Just a few days after he turned 46, Daniel Nestor ended his career last September while defending the national colors of Canada against the Netherlands in the Davis Cup, scoring a win in the doubles tie to end his glorious career with a flourish.
The Belgrade native is recognized as one of the greatest doubles players of all time, playing more than 1500 matches on the Tour (1062-488 score) and winning 91 ATP titles, including all four Majors, all nine Masters 1000 tournaments and the ATP Finals.
Nestor was a solid singles player as well but by the mid-90s he knew where to chase glory in his beloved sport, becoming one of the leading doubles figures on the Tour and spending some 24 years in the top-100! After winning everything he could on the Tour and embracing an Olympic glory in Sydney 2000, Daniel has decided to retire last year after just six wins, driving his marvelous career towards the final stage and leaving the sport as the living legend.
Nestor shifted his focus on his family and all the things he was missing while traveling around the globe on a regular basis. Spending his retirement days in Toronto with his wife and two daughters, Nestor often hits the court with his older daughter, also helping the local community and organizing charity events, something he has been doing for decades now.
Daniel has left the Canadian tennis with a bright future on the horizon, with Milos Raonic, Denis Shapovalov, Felix Auger-Aliassime, Eugenie Bouchard, Bianca Andreescu and Gabriela Dabrowski all playing well recently and keeping the Canadian flag high alongside the other big tennis nations.
With the Australian Open being just around the corner, the veteran who had played in Melbourne for 24 years also recalled his first trip to Melbourne Park almost 30 years ago when he was still 17, losing in the opening qualifying round despite leading 6-1, 5-2! Like that wasn't enough, Nestor sprained his ankle during the practice for the junior action a few days later, flying back to Canada on crutches.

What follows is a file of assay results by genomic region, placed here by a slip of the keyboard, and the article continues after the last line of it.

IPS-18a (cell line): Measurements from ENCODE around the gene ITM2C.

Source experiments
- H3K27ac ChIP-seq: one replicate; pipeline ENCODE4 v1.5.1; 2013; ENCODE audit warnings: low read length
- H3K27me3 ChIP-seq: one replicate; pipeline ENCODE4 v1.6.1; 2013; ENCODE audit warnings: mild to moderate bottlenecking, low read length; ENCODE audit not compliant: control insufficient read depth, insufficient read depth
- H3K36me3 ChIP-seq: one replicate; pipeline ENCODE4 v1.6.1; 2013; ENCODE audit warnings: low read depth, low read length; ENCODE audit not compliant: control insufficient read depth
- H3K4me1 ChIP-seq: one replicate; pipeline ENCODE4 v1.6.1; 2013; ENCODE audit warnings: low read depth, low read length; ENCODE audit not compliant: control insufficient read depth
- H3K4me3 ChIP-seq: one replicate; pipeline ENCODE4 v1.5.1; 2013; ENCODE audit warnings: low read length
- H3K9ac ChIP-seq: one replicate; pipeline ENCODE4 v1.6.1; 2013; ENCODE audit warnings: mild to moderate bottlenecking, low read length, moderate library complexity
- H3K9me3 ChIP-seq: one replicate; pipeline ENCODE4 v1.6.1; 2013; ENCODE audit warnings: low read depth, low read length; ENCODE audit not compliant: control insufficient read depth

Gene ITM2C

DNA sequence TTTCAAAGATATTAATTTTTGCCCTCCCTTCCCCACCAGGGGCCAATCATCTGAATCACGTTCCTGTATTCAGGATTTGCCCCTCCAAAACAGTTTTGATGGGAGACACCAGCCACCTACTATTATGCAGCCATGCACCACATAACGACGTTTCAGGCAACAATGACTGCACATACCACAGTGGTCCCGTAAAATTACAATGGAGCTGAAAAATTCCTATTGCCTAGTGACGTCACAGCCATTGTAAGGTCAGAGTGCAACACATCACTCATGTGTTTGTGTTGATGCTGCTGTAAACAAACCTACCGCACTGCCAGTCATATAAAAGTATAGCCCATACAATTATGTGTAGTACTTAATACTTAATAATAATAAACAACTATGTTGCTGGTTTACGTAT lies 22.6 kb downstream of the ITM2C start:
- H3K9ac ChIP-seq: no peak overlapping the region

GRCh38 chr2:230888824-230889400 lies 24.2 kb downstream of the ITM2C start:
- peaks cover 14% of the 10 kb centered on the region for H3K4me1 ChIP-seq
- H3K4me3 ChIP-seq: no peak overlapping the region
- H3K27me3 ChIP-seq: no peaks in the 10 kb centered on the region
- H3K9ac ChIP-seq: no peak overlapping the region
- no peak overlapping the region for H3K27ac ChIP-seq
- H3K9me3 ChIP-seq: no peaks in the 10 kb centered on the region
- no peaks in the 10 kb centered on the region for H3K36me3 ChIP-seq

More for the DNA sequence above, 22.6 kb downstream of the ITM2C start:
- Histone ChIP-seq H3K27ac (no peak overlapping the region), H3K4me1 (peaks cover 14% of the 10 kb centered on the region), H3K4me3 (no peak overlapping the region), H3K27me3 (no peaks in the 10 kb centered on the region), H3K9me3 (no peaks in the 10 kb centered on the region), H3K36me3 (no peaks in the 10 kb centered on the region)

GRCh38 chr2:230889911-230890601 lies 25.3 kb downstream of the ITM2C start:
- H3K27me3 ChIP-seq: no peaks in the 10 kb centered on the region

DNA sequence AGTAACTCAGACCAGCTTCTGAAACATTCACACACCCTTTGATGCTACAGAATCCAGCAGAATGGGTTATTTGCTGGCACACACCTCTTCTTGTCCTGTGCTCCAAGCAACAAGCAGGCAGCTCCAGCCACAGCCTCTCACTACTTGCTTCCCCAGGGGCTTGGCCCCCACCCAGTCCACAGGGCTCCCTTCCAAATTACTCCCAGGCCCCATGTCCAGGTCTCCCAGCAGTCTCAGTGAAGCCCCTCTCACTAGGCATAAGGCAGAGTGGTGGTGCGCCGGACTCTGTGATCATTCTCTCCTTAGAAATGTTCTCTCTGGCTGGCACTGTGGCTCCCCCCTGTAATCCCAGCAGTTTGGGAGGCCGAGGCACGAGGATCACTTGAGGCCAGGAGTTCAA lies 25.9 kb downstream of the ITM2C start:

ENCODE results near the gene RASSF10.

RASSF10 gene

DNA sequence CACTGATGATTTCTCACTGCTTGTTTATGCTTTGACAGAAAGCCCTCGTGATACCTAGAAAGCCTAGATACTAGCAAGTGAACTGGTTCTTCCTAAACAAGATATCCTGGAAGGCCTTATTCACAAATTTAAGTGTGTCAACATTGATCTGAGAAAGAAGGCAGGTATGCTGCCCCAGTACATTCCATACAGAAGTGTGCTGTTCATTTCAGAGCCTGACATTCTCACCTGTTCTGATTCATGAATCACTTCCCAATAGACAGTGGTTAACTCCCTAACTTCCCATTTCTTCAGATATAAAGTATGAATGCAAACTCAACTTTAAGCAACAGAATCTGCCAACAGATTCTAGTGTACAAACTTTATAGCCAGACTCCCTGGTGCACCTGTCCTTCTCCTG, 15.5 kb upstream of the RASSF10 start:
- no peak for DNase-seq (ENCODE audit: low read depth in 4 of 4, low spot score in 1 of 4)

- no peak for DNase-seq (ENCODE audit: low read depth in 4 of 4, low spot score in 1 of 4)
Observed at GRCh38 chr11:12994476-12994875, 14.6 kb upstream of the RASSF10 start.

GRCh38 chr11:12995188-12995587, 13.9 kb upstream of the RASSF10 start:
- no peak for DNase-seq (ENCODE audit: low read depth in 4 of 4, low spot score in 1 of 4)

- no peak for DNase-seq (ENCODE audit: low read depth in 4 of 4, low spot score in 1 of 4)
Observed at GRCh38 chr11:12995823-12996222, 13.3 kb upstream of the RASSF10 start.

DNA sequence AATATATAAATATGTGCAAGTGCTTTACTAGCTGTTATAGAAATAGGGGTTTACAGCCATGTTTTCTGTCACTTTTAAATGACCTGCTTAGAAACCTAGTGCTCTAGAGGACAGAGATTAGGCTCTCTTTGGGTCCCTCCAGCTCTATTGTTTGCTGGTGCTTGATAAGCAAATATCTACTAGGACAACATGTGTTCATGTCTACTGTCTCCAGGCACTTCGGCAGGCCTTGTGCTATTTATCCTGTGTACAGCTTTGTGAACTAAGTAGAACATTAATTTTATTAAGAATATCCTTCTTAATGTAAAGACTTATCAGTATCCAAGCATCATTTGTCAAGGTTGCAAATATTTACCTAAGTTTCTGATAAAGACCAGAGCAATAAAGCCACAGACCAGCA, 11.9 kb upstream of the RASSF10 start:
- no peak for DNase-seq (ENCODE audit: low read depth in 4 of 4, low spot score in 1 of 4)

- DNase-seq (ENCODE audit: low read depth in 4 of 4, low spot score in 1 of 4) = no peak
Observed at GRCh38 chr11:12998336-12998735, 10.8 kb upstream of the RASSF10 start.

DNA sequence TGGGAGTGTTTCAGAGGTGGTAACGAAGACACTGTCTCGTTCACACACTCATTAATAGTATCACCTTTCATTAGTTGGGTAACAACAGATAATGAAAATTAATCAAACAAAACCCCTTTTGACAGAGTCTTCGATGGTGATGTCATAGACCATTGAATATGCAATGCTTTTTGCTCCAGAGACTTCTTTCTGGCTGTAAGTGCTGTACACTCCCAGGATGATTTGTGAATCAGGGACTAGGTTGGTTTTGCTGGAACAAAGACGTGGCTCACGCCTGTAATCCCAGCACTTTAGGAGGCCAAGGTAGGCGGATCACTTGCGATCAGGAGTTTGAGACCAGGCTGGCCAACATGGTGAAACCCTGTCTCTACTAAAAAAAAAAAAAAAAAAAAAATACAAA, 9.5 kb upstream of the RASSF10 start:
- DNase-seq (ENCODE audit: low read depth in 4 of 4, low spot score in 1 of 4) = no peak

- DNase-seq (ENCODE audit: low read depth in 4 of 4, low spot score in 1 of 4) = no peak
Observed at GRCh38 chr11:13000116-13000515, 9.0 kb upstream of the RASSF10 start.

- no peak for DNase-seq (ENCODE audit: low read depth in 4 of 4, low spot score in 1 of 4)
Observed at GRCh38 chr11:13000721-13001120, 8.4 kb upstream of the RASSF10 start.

He was the finalist in Melbourne in 1995 and won the title in 2002 together with Mark Knowles but he is not nostalgic or sad for not being in Melbourne as a player, saying he struggled a lot in the previous year and that his retirement came at the best possible moment.
"We've never had this many top players," Nestor said. "We did have depth in the late 80s and early 90s for a while there, but it's great to see that we have all these players. Not only that they're doing well but they're probably inspiring the next generation to do well and that's exciting for sure.
I feel like I got everything I could out of me and now I train with my daughter. I'm a little bit of a disciplinarian so she probably doesn't like that part of it. But she's still showing up every time we book a court, so that's good.
I still remember I played this guy and I was up 6-1, 5-2 in the first round of the Aussie Open qualifying in 1990 and I ended up losing. But I just remember the court was so warm that I could feel the heat through my shoes.
My feet were actually kind of burning during the match. I'd never felt that before. But it didn't really bother me then, I was a kid. "I remember getting wheeled into the locker room and being embarrassed because I was this junior and all these top players were in there.
It was the first time I'd ever really been exposed to that. So they treated me and then I had to fly home back to Canada on crutches. Two years later I have qualified at Grand Slam for the first time and then three weeks later I played Edberg.
I wasn't winning as much in 2018 and I don't miss the feeling of trying to win a match or two rather than trying to win a tournament, which I was more accustomed to earlier in my career. I'm very happy staying in one spot."